• The accident that took Della's life was caused when the oncoming driver slid into our lane, striking our vehicle head on. The tires on his pickup were completely bald and alcohol was suspected to have been involved. [Update: the test results came back and confirmed the oncoming driver was drunk. Della was killed by a drunk driver.] Even though we were doing everything right (seatbelts, airbags, not speeding, staying in our lane), another driver's bad choices caused this tragedy. Please drive safely, for your lives and the lives of others.
  • Did you know Della kept a blog? It was mostly for documentary purposes, but there are some great pictures and stories. And did you know Della was a budding actress? Here's her resume. Other places to get more Della is on her instagram, our instagram, her youtube channel, her website, and our website.
Obituaries feel like a kind of message to the future about someone. I want the future to know how wonderful Della was. And while this silly blog post won't do that, maybe when someone goes looking for the obituary for Della Plaster in the future, they will also come across this post and get a little clearer picture than the newspaper's 353 words could give. And I hope they read this post and smile.
Saturday November 21 2020File under: Della

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The Light Has Gone Out of My Life


"The light has gone out of my life." These words from Teddy Roosevelt upon his life's great tragedy constantly run through my head, because I am at a lack of words of my own to describe how I feel losing Della, my partner, my light. The light has gone out of my life.

This article from the Bozeman paper covers the basics. (Archival screenshot here.)

Words are failing on so many fronts. All the wonderful and heartfelt outpouring of stories, remembrances, and praise for the amazing, caring, funny, thoughtful, joyful woman Della was hardly begins to convey her wonderful qualities. I am brought to tears throughout the day by tiny reminders of her beautiful smile, compassionate nature, and hilarious spirit.

Much has also been shared on the loss to the community, which is indeed great. A Bellingham Circus Guild show without Della won't be the same without her thought-provoking yet hilarious acts, her playful greeting of audiences, and infectious enthusiasm for the cast and crew backstage. A trip to the grocery store for the scores of people who knew and loved Della without the probability inevitably running into her and having their day made by a reminder of some shared history or joke will be noticeably missing. But words can't capture that loss either.

But most of all, I can't find words, much less wrap my head around, my loss: the loss of my partner, my heart, my soul, my light. My future without Della does not compute. I can't make sense of anything. It's like I'm missing a part of me that made me able to function, to feel. Anyone who has known me in the past 11 years knows this better than any words could encapsulate: Della was my light. And now she's gone. The light has gone out of my life.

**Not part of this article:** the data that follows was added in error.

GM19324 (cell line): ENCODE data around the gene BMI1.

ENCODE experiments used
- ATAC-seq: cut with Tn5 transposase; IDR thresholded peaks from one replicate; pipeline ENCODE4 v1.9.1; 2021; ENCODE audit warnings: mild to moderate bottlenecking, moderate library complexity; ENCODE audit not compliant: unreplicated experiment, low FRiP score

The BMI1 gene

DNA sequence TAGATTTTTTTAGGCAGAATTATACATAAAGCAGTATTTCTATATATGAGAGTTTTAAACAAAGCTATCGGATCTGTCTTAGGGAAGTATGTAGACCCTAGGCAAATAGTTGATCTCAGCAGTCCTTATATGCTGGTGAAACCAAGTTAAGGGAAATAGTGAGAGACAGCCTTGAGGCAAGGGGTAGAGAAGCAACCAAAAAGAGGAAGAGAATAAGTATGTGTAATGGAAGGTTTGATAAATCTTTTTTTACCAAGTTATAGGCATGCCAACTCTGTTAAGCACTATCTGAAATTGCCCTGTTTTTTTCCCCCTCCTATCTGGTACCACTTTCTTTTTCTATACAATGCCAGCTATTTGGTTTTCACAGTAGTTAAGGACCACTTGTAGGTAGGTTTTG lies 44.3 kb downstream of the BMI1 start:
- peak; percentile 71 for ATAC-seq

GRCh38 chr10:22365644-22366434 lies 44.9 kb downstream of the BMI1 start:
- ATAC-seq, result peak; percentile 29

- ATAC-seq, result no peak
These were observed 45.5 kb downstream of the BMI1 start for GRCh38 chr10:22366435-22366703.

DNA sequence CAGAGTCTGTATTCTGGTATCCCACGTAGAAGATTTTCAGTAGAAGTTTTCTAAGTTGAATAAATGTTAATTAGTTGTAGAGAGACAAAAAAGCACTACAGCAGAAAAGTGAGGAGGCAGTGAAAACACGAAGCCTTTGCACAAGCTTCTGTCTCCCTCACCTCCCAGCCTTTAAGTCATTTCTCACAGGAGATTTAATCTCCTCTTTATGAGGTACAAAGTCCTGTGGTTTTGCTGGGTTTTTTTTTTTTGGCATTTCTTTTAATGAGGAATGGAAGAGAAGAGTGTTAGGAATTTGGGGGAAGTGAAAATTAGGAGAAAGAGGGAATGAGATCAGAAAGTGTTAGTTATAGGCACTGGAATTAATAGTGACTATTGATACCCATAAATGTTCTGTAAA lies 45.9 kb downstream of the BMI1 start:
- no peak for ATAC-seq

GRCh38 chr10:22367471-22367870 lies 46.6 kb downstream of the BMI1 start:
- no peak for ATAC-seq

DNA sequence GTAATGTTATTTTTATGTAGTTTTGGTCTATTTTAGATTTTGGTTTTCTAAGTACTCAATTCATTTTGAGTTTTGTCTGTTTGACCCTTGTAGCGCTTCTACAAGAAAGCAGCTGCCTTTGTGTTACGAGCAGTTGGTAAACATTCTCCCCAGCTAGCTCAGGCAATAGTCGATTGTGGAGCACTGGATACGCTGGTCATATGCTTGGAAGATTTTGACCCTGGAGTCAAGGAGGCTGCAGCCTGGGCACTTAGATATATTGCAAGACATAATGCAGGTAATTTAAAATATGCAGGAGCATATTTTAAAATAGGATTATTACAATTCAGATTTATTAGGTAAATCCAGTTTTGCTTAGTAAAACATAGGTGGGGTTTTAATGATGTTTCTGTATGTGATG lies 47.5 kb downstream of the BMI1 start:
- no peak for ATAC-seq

In the days since the tragedy, I've tried many things to cope. One suggestion I got was to write. And while even now, I know my words are hardly coherent, then I was doing all I could to get my thoughts down. One attempt I made came out in the form "How Lucky I Was". I'll include it here as I don't know what else to do.

It was less than 12 hours from when I first met Della to when I got to hold her in my arms. The holding was more a matter of physical logistics, as we ended up crammed in a 1-man tent because of a goofy dare. But we stayed the whole night, cramped-snuggled together, her sleeping soundly as if she was oblivious to the magic building (she was always such a good sleeper), me not sleeping a wink because my heart and mind were so full of possibility. The next day, people we met asked if we were married because of how we were together. It was zero to partnership, just like that, the kind of magical creation story to match a magical relationship.

And it was a special relationship, if I do say so myself. We were partners in all the senses. We built a business together, a business that succeeded partially on the way we brought audiences into our relationship with us. We managed our crazy lives together, staying at this house or that, shuttling, sorting, and fixing a never-ending stream of circus props and costumes, always something new to decide on together and rarely a routine to guide us. We supported each other in our individual endeavors. We did so many fun and amazing things together. We were a part of each other to the core. And maybe this is the way a lot of relationships are. I hope so. If what I call special is what's par for the course, that means more people are as happy as I was. And I wish that for everyone

I was often reminded how lucky I was to have found Della. It was never meant in a "how does a schmo like you end up with a gem like her" overtly, but we all knew the truth in the unsaid. And I agree. How did I end up being so lucky: to find a beautiful, kind, fun woman who accepted who I am, who agreed to live in my mom's garage with me, who helped me become better in so many ways despite my stubborn nature, who accepted my [sometimes smothering] love of her gracefully. But miraculously, I did. I was so lucky, so lucky to have built a decade of amazing memories—of travels, shows, stupid jokes, heartfelt moments, incredible experiences, mundane shared trivialities, touches, insights, These memories will be with me even though she won't. And to have these memories, I do feel lucky.